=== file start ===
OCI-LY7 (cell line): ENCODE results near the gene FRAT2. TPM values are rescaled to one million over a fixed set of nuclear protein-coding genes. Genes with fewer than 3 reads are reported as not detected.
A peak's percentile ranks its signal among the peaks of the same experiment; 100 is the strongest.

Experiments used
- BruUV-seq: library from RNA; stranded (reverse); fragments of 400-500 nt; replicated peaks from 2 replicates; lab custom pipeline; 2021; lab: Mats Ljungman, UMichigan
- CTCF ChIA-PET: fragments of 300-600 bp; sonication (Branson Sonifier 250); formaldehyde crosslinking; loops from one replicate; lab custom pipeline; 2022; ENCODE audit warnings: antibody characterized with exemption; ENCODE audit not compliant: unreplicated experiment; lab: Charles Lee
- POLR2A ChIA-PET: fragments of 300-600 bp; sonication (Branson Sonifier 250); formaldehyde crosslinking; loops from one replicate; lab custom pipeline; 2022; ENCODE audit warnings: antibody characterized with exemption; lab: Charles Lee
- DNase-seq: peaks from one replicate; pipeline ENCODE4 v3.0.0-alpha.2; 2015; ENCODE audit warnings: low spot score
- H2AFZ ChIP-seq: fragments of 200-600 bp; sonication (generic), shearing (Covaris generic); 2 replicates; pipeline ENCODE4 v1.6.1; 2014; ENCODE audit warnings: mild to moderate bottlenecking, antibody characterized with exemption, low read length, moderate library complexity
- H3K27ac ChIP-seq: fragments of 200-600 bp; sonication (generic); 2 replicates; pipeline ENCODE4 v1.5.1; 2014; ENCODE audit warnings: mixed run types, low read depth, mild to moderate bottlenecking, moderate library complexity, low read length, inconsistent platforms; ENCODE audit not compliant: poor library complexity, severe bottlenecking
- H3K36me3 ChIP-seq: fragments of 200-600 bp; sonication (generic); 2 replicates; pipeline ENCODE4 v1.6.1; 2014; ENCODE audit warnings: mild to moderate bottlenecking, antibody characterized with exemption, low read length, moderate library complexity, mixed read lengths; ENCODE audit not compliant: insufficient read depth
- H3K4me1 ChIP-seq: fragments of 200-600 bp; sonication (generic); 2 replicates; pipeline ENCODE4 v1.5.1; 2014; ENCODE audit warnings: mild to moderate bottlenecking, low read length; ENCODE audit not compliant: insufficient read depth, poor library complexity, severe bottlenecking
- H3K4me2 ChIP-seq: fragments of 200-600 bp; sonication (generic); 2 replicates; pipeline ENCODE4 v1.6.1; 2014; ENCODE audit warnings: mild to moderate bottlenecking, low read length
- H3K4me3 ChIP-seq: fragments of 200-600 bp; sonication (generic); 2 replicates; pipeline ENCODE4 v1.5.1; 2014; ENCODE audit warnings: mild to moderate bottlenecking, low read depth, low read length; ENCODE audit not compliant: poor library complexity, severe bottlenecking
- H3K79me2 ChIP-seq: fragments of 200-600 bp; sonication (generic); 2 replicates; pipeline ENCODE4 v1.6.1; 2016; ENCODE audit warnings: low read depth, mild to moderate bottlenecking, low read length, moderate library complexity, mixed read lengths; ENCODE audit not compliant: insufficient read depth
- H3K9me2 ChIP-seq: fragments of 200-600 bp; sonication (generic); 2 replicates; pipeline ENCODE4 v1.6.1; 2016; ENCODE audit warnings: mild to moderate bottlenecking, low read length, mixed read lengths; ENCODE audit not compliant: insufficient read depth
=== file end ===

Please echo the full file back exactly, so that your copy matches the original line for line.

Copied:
OCI-LY7 (cell line): ENCODE results near the gene FRAT2. TPM values are rescaled to one million over a fixed set of nuclear protein-coding genes. Genes with fewer than 3 reads are reported as not detected.
A peak's percentile ranks its signal among the peaks of the same experiment; 100 is the strongest.

Experiments used
- BruUV-seq: library from RNA; stranded (reverse); fragments of 400-500 nt; replicated peaks from 2 replicates; lab custom pipeline; 2021; lab: Mats Ljungman, UMichigan
- CTCF ChIA-PET: fragments of 300-600 bp; sonication (Branson Sonifier 250); formaldehyde crosslinking; loops from one replicate; lab custom pipeline; 2022; ENCODE audit warnings: antibody characterized with exemption; ENCODE audit not compliant: unreplicated experiment; lab: Charles Lee
- POLR2A ChIA-PET: fragments of 300-600 bp; sonication (Branson Sonifier 250); formaldehyde crosslinking; loops from one replicate; lab custom pipeline; 2022; ENCODE audit warnings: antibody characterized with exemption; lab: Charles Lee
- DNase-seq: peaks from one replicate; pipeline ENCODE4 v3.0.0-alpha.2; 2015; ENCODE audit warnings: low spot score
- H2AFZ ChIP-seq: fragments of 200-600 bp; sonication (generic), shearing (Covaris generic); 2 replicates; pipeline ENCODE4 v1.6.1; 2014; ENCODE audit warnings: mild to moderate bottlenecking, antibody characterized with exemption, low read length, moderate library complexity
- H3K27ac ChIP-seq: fragments of 200-600 bp; sonication (generic); 2 replicates; pipeline ENCODE4 v1.5.1; 2014; ENCODE audit warnings: mixed run types, low read depth, mild to moderate bottlenecking, moderate library complexity, low read length, inconsistent platforms; ENCODE audit not compliant: poor library complexity, severe bottlenecking
- H3K36me3 ChIP-seq: fragments of 200-600 bp; sonication (generic); 2 replicates; pipeline ENCODE4 v1.6.1; 2014; ENCODE audit warnings: mild to moderate bottlenecking, antibody characterized with exemption, low read length, moderate library complexity, mixed read lengths; ENCODE audit not compliant: insufficient read depth
- H3K4me1 ChIP-seq: fragments of 200-600 bp; sonication (generic); 2 replicates; pipeline ENCODE4 v1.5.1; 2014; ENCODE audit warnings: mild to moderate bottlenecking, low read length; ENCODE audit not compliant: insufficient read depth, poor library complexity, severe bottlenecking
- H3K4me2 ChIP-seq: fragments of 200-600 bp; sonication (generic); 2 replicates; pipeline ENCODE4 v1.6.1; 2014; ENCODE audit warnings: mild to moderate bottlenecking, low read length
- H3K4me3 ChIP-seq: fragments of 200-600 bp; sonication (generic); 2 replicates; pipeline ENCODE4 v1.5.1; 2014; ENCODE audit warnings: mild to moderate bottlenecking, low read depth, low read length; ENCODE audit not compliant: poor library complexity, severe bottlenecking
- H3K79me2 ChIP-seq: fragments of 200-600 bp; sonication (generic); 2 replicates; pipeline ENCODE4 v1.6.1; 2016; ENCODE audit warnings: low read depth, mild to moderate bottlenecking, low read length, moderate library complexity, mixed read lengths; ENCODE audit not compliant: insufficient read depth
- H3K9me2 ChIP-seq: fragments of 200-600 bp; sonication (generic); 2 replicates; pipeline ENCODE4 v1.6.1; 2016; ENCODE audit warnings: mild to moderate bottlenecking, low read length, mixed read lengths; ENCODE audit not compliant: insufficient read depth